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Mosque Plan Spurs Effort To Reach Out (April 25, 2006)

Warren project sparks worry, underscores need for dialogue about faith, Muslim leader says.

WARREN — Steve Elturk says he was shocked at the reaction he received over his request to establish the first mosque in Warren.
The controversial project approved by the Warren Planning Commission ignited concerns from residents and commission members over traffic, ties to terrorists and religious sacrifices.
The mosque would be at Ryan Road south of 12 Mile. "It's horrifying," said Elturk, president of the Islamic Organization of North America. "Unfortunately, there is a huge gap between understanding other faiths and other cultures among the people in Warren.
"It is our challenge now to make sure that the residents, No. 1, are comfortable with us."
Education efforts have already begun by Elturk and the Michigan chapter of the Council on American-Islamic Relations. The chapter, based in Lathrup Village, is planning to organize a symposium this summer with religious groups in Warren to discuss intolerance.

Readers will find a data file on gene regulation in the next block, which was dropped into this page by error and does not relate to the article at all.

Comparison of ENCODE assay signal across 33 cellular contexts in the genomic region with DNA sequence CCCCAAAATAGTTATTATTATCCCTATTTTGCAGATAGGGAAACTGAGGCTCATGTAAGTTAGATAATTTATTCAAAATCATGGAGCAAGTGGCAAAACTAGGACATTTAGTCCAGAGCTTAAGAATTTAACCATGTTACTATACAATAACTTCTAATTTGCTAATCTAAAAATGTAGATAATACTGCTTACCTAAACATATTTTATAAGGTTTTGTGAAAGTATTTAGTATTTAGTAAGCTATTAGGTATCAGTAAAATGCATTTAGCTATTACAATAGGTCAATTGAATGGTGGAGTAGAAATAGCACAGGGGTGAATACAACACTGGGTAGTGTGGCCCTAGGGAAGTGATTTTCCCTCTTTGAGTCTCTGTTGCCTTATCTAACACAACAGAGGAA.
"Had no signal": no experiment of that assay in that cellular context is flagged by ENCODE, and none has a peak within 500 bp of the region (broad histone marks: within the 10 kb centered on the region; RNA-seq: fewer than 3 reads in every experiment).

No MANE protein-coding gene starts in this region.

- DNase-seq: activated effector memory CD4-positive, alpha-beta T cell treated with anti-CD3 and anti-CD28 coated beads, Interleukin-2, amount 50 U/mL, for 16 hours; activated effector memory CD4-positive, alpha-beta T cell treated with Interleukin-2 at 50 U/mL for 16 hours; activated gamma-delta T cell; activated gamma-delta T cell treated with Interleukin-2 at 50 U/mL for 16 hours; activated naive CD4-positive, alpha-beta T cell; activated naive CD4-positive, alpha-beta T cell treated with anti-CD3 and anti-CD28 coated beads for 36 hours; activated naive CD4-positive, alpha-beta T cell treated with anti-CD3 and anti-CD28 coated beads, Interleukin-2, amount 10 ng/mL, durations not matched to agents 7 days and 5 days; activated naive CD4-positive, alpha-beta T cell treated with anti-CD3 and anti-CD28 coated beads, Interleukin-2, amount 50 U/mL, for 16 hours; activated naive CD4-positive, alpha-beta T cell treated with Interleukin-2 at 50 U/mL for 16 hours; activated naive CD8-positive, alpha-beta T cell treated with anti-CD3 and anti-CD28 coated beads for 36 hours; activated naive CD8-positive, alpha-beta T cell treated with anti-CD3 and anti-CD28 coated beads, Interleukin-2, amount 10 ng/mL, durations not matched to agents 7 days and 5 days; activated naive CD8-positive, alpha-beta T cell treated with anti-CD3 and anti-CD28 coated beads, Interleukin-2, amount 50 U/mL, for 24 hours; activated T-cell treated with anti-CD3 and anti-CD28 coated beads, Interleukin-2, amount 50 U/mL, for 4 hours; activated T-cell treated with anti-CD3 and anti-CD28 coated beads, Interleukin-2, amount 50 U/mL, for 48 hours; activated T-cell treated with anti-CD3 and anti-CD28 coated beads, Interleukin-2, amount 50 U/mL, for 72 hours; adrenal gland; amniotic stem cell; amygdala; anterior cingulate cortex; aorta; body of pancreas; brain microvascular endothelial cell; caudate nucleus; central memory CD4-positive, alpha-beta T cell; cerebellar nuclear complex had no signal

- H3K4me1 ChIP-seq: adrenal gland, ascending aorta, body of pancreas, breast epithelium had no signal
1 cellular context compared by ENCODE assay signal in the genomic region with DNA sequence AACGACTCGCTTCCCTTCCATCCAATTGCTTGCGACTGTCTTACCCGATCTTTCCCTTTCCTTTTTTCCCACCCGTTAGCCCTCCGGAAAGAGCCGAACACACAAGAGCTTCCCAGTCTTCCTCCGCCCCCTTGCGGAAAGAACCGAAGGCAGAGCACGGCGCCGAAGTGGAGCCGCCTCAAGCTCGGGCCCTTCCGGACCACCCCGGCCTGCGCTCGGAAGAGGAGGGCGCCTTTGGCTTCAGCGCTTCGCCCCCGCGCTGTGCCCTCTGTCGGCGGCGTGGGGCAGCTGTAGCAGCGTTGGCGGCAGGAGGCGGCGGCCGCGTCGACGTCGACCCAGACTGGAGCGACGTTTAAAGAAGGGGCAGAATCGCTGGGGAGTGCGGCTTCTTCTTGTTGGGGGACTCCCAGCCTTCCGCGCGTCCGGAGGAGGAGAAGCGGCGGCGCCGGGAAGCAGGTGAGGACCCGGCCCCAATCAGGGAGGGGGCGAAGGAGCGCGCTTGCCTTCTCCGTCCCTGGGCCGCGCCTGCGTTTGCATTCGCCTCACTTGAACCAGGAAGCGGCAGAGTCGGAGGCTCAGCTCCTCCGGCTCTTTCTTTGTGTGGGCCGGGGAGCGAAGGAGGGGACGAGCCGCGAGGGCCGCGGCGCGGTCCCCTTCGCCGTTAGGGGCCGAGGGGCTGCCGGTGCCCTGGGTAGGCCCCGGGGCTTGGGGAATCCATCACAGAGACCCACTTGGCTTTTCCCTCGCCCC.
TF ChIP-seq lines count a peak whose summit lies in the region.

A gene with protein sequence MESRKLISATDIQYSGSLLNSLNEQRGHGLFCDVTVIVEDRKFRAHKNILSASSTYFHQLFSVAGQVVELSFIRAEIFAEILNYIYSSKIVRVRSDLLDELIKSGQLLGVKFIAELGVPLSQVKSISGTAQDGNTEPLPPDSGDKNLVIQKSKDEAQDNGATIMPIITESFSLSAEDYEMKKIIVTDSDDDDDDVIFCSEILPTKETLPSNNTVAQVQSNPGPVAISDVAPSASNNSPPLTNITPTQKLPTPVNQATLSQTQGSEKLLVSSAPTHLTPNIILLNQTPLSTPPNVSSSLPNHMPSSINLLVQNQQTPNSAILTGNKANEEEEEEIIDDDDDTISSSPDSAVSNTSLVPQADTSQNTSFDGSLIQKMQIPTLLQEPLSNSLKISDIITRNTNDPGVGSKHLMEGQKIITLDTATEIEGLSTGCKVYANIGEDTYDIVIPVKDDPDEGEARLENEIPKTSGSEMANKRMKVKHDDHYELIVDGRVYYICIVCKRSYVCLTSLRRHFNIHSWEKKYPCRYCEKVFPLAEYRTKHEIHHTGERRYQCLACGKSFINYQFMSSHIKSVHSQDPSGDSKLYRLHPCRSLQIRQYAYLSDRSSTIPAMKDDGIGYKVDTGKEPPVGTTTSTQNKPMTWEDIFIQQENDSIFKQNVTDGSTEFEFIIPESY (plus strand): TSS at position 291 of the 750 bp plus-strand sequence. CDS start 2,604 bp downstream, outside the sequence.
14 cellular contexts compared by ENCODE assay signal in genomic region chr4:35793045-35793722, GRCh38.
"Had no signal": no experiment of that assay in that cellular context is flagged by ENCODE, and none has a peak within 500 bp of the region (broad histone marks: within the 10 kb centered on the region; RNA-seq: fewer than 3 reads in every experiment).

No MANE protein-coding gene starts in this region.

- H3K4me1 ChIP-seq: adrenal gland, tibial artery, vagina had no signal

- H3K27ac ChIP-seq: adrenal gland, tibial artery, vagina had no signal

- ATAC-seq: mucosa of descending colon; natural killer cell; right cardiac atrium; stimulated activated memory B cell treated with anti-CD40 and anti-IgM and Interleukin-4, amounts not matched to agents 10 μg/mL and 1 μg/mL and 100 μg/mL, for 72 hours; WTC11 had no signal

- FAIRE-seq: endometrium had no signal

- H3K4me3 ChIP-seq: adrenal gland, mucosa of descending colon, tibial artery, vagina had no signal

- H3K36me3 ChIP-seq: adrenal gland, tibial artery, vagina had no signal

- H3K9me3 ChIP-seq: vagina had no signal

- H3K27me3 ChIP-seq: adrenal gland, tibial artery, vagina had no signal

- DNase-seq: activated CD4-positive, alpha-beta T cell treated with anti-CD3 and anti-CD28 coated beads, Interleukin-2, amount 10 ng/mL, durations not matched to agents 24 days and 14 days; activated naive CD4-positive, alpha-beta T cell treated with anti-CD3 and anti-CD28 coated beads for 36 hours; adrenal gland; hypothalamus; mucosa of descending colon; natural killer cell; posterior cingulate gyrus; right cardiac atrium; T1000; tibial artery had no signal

"We believe that through discussion and respectful dialogue, this will turn people who have bad feelings about others into possible friends," said Dawud Walid, executive director of the local chapter. "People are the enemies of that which they do not know."
Meanwhile, Elturk said he's planning an open house for the community once building renovations are completed.
The five daily calls to prayer will not be broadcast over a loudspeaker because Warren's Muslim families are scattered in the community, he said. Also, an organization representative met with a group of about 90 residents to answer questions about the project and religion.
"(The residents) were able to ask everything they've ever heard, seen or thought of about the religion," said Barbara Sollose, president of the Central Homeowners Association of Warren. "Everybody felt better."
Planning Commission member Phillip Camarda still has his doubts. Although Camarda said he's not prejudiced against the religion, but he does think a mosque would be better suited to a neighborhood that had a larger concentration of Muslims.
"If you have a Christian community, you would be a church," he said. "I don't think Christians would build in a place where they weren't wanted."
Also, Camarda said he doesn't believe it's the best location for a religious facility.
"It's a strip mall," he said. "I wouldn't let a Catholic Church move into a strip mall."
Elturk said there are about 200 Muslim families in Warren. He expects only about 20 of those families, which include Mirza Ahmed, to attend worship at the mosque.
"It's great news," said Ahmed, who's lived in Warren for 26 years. "We are really pleased to have, at last, a place for our own worship. We've been wishing for that all this time."
You can reach Christina Stolarz at (586) 468-0343 or cstolarz@detnews.com.

Furquan Ahmed, left, prays with his father, Mirza Ahmed, in their living room in Warren. Mirza Ahmed says he's been wishing for a mosque to be built nearby for 26 years